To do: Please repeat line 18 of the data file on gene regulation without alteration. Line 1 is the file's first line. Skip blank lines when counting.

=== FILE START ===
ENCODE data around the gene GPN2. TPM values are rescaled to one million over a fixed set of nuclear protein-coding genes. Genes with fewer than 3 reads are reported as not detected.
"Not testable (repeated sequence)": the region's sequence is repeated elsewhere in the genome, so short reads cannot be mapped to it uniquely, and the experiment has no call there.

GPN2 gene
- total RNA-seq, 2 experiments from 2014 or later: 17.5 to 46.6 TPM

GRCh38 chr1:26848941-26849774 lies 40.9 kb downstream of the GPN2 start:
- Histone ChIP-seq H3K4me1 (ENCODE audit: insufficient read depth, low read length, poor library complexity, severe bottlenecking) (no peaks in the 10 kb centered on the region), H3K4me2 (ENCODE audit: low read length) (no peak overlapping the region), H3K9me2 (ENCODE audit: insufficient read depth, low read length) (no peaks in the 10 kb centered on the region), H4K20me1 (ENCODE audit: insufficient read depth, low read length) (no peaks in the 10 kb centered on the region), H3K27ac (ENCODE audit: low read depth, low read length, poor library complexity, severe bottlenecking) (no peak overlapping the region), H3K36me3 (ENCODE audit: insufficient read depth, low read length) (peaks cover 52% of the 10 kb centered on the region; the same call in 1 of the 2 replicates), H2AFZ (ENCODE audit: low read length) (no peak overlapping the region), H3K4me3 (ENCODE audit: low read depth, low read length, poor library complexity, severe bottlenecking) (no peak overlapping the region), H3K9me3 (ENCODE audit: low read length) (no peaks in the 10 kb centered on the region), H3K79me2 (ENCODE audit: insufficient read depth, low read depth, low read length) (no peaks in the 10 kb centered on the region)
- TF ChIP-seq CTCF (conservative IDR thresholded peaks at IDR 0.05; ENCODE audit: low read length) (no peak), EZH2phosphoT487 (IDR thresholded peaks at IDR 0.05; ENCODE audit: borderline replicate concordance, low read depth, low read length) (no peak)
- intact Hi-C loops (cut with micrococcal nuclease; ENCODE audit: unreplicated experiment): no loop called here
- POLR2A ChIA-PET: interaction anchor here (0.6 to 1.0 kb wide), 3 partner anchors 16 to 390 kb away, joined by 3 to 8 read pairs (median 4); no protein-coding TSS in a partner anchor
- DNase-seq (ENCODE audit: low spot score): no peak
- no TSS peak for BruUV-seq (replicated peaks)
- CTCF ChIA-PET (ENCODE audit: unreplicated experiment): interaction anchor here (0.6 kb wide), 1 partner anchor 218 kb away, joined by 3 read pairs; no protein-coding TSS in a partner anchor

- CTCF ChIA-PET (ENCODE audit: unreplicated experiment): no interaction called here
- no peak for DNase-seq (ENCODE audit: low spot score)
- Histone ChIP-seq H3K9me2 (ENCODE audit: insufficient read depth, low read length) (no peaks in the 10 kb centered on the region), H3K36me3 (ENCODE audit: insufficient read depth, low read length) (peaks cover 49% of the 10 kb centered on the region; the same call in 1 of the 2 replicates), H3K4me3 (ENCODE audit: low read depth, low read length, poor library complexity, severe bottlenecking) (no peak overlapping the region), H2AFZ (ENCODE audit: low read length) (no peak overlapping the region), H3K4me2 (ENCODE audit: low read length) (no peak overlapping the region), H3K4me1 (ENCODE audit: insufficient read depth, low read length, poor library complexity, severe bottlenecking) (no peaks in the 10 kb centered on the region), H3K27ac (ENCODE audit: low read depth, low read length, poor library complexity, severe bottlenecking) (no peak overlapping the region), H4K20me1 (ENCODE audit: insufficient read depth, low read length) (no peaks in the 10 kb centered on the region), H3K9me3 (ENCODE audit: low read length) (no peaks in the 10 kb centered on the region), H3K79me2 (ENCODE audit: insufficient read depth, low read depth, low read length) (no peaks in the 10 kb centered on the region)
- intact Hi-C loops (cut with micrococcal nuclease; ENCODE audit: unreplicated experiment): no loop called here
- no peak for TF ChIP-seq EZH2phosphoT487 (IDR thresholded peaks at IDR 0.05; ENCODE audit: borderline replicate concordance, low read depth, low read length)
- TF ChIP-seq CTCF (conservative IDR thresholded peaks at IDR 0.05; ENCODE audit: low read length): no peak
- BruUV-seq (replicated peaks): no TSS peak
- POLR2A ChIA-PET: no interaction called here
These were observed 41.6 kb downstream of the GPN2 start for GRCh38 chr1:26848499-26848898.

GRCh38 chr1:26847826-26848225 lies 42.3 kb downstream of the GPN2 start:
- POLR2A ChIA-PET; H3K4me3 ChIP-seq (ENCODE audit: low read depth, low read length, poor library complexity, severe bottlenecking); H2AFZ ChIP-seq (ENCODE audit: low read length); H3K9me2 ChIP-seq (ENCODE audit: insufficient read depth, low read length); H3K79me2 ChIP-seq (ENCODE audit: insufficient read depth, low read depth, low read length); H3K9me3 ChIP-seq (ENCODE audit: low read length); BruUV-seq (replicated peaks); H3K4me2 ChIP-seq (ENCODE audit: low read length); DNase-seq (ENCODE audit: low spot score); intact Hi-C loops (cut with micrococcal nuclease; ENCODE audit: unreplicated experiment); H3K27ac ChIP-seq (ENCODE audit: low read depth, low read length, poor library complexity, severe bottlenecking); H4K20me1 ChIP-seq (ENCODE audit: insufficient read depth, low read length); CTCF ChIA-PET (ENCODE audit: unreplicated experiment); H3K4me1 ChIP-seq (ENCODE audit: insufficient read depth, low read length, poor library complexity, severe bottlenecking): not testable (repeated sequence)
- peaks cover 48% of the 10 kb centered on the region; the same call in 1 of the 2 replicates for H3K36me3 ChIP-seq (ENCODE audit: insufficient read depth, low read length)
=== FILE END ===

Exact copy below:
- TF ChIP-seq CTCF (conservative IDR thresholded peaks at IDR 0.05; ENCODE audit: low read length): no peak